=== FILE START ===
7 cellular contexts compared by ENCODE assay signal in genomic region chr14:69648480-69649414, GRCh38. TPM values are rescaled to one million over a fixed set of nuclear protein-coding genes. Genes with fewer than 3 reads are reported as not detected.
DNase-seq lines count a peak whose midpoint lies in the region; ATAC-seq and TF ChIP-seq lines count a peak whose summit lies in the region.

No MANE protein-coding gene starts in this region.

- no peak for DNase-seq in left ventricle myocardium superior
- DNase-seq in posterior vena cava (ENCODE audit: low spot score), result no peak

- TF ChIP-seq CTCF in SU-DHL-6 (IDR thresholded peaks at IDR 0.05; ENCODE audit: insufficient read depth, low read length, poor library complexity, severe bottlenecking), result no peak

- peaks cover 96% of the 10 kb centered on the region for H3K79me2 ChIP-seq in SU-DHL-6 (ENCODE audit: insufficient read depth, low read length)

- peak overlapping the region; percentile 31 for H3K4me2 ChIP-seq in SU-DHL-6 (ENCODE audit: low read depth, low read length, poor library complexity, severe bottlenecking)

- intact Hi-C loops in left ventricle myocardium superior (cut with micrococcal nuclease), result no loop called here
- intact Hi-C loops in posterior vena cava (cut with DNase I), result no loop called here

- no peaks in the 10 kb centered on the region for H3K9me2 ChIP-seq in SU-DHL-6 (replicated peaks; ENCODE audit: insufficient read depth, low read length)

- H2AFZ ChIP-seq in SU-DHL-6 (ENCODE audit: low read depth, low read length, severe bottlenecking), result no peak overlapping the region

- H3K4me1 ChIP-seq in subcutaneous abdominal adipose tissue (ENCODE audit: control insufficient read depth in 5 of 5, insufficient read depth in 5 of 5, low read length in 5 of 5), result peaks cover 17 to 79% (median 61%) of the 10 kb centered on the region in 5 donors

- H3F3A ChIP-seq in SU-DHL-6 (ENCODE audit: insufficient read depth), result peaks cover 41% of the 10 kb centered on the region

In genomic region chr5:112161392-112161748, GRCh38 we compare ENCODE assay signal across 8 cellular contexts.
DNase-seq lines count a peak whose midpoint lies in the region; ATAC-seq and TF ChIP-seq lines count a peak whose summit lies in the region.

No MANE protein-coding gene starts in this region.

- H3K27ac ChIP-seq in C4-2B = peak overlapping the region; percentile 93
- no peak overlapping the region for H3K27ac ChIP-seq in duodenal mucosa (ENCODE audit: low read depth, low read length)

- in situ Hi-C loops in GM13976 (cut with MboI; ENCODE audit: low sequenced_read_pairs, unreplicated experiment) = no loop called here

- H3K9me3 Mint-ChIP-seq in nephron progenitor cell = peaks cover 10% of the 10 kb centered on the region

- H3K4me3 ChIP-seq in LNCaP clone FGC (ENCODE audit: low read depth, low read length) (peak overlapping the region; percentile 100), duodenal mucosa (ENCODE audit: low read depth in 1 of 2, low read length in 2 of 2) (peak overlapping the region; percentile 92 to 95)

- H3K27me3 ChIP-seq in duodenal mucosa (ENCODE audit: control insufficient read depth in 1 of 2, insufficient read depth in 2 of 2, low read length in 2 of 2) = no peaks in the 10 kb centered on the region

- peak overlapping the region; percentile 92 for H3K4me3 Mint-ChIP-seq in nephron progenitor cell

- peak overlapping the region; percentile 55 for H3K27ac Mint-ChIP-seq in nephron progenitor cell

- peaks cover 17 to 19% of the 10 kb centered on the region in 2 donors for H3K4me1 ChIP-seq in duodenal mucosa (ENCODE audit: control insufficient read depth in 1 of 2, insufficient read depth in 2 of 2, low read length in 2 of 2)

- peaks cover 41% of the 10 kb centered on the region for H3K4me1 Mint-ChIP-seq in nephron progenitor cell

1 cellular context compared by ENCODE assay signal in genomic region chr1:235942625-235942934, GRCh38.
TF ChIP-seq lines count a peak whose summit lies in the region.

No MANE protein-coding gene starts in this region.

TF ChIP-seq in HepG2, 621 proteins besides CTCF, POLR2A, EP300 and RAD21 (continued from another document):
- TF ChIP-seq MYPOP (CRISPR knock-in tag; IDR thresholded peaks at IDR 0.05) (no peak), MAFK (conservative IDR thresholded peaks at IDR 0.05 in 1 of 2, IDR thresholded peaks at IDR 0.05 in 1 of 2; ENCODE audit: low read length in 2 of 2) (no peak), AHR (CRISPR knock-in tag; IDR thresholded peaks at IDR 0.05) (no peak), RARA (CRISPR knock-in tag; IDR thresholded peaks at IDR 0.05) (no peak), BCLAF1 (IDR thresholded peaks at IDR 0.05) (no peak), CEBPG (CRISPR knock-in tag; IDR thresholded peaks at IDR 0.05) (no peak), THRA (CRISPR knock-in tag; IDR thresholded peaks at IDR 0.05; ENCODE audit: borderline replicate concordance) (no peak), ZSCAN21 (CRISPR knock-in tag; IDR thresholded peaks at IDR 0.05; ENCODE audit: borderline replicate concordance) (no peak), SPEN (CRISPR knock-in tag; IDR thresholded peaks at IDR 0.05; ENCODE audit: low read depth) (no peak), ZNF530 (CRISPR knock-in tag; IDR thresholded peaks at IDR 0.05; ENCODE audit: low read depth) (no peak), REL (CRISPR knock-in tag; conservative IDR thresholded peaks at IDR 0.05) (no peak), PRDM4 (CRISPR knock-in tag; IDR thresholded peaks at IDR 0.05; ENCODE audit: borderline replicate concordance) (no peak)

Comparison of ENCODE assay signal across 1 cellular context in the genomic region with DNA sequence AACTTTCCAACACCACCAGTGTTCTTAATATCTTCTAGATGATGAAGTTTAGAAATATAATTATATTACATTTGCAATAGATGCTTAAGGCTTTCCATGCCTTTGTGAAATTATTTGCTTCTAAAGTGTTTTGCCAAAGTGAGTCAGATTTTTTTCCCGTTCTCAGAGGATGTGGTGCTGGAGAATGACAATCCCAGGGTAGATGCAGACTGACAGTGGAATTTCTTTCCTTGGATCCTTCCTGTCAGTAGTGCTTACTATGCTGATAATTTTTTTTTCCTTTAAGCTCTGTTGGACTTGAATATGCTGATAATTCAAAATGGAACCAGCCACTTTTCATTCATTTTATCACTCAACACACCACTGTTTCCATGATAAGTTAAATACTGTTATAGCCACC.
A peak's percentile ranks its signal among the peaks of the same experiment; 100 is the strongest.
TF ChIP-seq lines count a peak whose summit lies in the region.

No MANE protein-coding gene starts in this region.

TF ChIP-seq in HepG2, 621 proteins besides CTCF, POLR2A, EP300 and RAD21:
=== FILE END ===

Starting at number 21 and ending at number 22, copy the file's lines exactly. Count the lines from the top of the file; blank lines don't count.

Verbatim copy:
- H3K9me3 Mint-ChIP-seq in nephron progenitor cell = peaks cover 10% of the 10 kb centered on the region

- H3K4me3 ChIP-seq in LNCaP clone FGC (ENCODE audit: low read depth, low read length) (peak overlapping the region; percentile 100), duodenal mucosa (ENCODE audit: low read depth in 1 of 2, low read length in 2 of 2) (peak overlapping the region; percentile 92 to 95)